|Wendy Chamberlain was elected in 2019 as the first female parliamentarian in North-East Fife. Her first six months in the job have been made both harder, and easier, by COVID-19.|
|By Wendy Chamberlain MP for North-East Fife|
|Parliament doesn’t have the reputation for being the most accessible place to work. |
My first few months as an MP involved a 5-hour-plus door-to-door trip down to London on a Monday – followed by a 10pm finish that night. I then had three relentless days in Parliament, with hours spent in the Chamber waiting to speak (under ‘normal proceedings’ you have to stay seated if you want to have your say). Then on Thursday, it was back on the train from King’s Cross up to Fife for a full set of constituency activities on Friday and Saturday.
I’m not complaining necessarily, I knew that this was the deal when I signed up to be a candidate. I’m very lucky that I am in the position to be able to spend three nights away from home every week.
My husband is semi-retired and has been the ‘default’ parent for some time. My children are in their teens. But for so many people who might want to represent their communities – those who are carers; those who have disabilities – the practical realities of the working week of an MP present a huge barrier. And, in turn, a barrier to greater diversity among our parliamentarians.
But for a few short weeks in April, that all changed. I went from spending ten hours a week on the train, to carrying out all of my duties as an MP over Zoom.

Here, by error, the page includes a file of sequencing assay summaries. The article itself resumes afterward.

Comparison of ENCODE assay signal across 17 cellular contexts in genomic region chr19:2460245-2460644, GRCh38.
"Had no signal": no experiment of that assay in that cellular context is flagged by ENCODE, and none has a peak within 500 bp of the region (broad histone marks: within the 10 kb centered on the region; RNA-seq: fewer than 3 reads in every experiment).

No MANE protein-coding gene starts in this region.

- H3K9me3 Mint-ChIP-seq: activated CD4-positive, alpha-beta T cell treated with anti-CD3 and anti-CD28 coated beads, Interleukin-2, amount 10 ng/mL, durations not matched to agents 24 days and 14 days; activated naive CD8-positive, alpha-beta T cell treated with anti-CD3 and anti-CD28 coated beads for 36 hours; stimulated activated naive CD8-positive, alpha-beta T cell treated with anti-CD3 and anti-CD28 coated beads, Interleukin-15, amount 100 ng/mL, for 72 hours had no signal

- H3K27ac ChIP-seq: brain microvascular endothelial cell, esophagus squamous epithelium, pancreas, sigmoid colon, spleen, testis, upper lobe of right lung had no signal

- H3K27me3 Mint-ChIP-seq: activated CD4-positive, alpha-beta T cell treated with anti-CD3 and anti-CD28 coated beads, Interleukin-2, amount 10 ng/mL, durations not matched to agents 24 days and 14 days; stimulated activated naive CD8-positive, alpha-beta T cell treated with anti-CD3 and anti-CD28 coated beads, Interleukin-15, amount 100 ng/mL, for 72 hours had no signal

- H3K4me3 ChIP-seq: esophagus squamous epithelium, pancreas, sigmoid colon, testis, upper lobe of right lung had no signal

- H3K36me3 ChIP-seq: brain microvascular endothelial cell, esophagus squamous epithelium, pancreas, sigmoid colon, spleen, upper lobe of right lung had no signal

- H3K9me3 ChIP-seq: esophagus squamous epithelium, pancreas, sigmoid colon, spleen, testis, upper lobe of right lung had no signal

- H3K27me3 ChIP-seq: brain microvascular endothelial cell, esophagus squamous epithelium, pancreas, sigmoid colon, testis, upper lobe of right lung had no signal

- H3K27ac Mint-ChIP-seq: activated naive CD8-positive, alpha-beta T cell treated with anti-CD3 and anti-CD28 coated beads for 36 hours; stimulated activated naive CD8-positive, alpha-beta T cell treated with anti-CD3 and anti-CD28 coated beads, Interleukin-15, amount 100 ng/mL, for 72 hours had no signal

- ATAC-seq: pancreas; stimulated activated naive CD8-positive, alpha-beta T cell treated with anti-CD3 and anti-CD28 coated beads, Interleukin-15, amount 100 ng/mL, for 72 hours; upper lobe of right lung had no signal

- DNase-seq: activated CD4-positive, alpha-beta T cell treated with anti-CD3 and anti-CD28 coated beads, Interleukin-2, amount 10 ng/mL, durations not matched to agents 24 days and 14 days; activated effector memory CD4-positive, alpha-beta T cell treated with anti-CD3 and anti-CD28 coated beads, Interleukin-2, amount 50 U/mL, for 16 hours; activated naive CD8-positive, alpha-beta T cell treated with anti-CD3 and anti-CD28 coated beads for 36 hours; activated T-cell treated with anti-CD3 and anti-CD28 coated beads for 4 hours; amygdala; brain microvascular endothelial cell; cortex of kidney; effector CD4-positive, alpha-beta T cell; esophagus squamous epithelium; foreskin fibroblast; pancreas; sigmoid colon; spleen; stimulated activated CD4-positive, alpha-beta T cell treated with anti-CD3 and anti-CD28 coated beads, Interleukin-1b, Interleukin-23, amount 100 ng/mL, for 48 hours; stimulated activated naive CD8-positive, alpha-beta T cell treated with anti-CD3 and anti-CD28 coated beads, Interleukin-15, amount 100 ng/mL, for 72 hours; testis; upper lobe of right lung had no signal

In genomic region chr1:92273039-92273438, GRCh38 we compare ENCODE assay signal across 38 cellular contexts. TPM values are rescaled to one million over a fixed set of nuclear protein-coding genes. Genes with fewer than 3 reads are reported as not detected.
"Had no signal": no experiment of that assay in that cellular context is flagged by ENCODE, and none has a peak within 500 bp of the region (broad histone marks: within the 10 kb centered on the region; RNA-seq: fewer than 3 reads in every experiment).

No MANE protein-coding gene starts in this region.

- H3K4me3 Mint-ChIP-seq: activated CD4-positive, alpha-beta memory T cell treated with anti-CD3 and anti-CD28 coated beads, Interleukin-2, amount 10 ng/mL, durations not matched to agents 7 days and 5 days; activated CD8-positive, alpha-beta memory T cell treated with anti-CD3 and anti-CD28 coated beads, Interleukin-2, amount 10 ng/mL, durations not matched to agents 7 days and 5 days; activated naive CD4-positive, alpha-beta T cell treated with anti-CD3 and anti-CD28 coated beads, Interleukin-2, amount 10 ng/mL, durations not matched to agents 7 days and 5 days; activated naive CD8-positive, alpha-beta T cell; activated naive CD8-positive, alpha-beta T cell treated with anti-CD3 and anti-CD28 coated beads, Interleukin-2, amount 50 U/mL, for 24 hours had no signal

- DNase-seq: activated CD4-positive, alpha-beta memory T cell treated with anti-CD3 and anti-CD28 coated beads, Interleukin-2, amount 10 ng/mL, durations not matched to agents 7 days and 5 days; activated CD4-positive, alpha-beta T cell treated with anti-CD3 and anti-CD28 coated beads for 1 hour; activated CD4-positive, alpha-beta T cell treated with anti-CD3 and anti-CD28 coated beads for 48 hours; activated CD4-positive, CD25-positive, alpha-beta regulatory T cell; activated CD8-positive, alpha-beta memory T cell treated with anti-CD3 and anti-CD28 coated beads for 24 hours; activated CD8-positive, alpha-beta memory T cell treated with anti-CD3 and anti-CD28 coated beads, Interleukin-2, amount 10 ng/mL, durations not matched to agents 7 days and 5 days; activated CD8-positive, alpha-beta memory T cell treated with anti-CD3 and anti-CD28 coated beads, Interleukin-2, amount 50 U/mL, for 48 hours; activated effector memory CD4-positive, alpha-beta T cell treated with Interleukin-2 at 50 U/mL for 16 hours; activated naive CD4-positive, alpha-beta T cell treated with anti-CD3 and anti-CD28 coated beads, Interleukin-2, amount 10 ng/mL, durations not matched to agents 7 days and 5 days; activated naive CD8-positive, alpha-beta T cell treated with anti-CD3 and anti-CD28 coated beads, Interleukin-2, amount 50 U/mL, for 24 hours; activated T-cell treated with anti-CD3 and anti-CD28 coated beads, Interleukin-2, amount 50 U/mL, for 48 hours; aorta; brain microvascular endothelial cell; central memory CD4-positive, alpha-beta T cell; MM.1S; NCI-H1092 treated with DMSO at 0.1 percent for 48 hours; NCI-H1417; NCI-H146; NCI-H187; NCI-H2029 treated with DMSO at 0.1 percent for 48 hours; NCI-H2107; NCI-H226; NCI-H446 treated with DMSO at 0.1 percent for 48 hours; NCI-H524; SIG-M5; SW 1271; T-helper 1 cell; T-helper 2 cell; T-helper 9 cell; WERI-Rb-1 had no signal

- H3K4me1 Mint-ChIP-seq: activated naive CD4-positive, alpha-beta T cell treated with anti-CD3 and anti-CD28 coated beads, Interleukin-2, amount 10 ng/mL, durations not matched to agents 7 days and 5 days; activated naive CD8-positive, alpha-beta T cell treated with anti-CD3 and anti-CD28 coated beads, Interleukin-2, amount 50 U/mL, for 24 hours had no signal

Almost overnight, what had previously been unthinkable was now reality. MPs could debate and discuss bills over video conference; they could vote remotely. We had a virtual Parliament that worked for everyone.
MPs could carry out all the functions of representing their constituents from their own homes. This was a huge step forward towards opening up Parliament to every prospective candidate.
I’m sorry to say the virtual Parliament is no longer fully in place. I’m back on the trains twice a week. But I am optimistic. After continually raising the issue in Parliament, a number of concessions have been secured.
Some provisions remain: most notably, the ability to proxy vote if you have a care commitment which prevents you from travelling to Parliament. This is huge: the first time a proxy vote was ever allowed was for MP Tulip Siddiq when she was heavily pregnant during the Brexit votes in January 2019. At that time proxy voting was seen as a pilot scheme for new parents.
At the heart of this change is something which had never happened before in Parliament: an acknowledgement that a very large number of MPs are carers. I think this is hugely significant. There is no reason why the proxy voting system can’t move forward like this, and I’ll be continuing to press for that.
I also think we should be going much further. We can’t merely pay lip-service to diversity and inclusivity in Parliament without taking concrete action. I think that anyone who wants to participate and vote virtually should be able to – whether there is a pandemic on or not.